Bull elephant awkwardly sits down on all fours for stretch in the mud
Watching elephants in the wild during an African safari is always a great experience. When these giants are in the vicinity of mud, you can be sure of great entertaining behaviour, especially when they perform awkward looking body movements one would only expect to have seen from a circus elephant in the olden days.
It was during a safari in the Kruger National Park when we came across a large herd of elephants gathered around several mud wallows. The herd was scattered all over and our attention was fixed on a small group of large bull elephants, standing around a smaller wallow some distance away from the rest of the herd. It was a blazing hot summer morning and most of the elephants were splashing themselves with mud. The cool mud covering the elephant’s skin brings great relief from the heat. While watching the large elephant bulls enjoying their time in the mud, we noticed that the largest bull was missing his tail. The large bull’s body was almost completely covered in mud and he was just standing there, staring at the wallow for some time. Suddenly the big elephant bull looked like he was about to slip, but his movements became more intent and controlled. I was totally blown away to see the large old bull, slowly bending down onto his knees. I was totally confused by this incredibly awkward body position the bull elephant found himself in. Once on all fours, the elephant bull slowly stretched out his front legs, looking like he was enjoying a good stretch. The old elephant bull then dragged his stomach and hind legs through the mud before easily getting back onto his feet. The bull elephant then casually proceeded to stand next to the other bulls, slightly bumping them out the way, just to reiterate his dominance over them and the mud wallow.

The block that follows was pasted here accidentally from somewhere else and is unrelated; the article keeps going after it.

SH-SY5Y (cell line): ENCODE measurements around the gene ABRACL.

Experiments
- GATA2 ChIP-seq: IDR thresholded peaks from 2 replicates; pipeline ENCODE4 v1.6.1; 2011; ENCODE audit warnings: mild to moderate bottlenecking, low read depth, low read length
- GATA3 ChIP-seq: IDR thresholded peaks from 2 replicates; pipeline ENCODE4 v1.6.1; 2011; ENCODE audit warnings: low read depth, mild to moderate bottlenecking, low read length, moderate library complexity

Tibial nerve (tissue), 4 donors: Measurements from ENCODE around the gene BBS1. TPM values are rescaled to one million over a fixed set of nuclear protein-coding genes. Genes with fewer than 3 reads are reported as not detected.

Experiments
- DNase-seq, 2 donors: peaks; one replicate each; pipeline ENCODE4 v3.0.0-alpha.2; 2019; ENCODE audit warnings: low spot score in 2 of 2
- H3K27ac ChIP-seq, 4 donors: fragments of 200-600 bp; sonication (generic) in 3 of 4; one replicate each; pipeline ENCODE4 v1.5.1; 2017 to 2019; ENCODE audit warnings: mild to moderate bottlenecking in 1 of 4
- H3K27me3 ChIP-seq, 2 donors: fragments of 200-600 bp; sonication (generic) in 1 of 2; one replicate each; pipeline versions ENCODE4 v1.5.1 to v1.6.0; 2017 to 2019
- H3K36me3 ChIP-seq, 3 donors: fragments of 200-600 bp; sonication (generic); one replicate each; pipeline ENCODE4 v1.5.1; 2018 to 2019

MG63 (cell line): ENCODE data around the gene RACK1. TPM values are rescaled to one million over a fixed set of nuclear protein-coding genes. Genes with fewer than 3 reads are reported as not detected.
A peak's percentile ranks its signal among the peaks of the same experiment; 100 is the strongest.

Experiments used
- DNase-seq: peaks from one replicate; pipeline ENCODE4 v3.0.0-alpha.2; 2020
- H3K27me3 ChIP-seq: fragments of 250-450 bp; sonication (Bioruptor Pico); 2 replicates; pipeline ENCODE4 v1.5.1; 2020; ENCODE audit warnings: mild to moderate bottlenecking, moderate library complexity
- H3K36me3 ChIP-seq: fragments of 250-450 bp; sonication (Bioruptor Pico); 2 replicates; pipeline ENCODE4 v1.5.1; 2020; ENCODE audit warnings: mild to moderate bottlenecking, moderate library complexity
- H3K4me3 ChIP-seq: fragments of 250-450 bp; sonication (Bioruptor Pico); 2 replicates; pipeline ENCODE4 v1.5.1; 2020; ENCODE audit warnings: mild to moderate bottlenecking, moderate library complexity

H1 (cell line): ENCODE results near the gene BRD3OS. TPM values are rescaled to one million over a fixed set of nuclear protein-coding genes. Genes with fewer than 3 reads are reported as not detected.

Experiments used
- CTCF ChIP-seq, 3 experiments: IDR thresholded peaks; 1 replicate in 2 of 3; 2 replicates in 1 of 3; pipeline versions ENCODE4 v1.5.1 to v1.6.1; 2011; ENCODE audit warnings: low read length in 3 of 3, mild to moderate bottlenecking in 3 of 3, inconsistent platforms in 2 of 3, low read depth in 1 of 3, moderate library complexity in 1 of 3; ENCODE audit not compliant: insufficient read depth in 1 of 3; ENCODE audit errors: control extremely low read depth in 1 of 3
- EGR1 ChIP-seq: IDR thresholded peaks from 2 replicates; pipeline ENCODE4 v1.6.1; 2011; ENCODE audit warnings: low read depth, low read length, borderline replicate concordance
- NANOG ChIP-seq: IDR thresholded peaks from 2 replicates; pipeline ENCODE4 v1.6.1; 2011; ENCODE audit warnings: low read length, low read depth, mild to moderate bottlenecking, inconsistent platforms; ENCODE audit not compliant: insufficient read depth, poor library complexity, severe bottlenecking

Everybody on the safari vehicle was in total awe to see how flexible and agile such a large and old elephant bull can be if he wants to. Whether the old bull just wanted a good stretch or maybe wanting to get mud into a few hard-to-reach places, we will only ever be able to assume and never really know. In the end we could only leave with the total amazement of such rarely seen behaviour out in the African wild.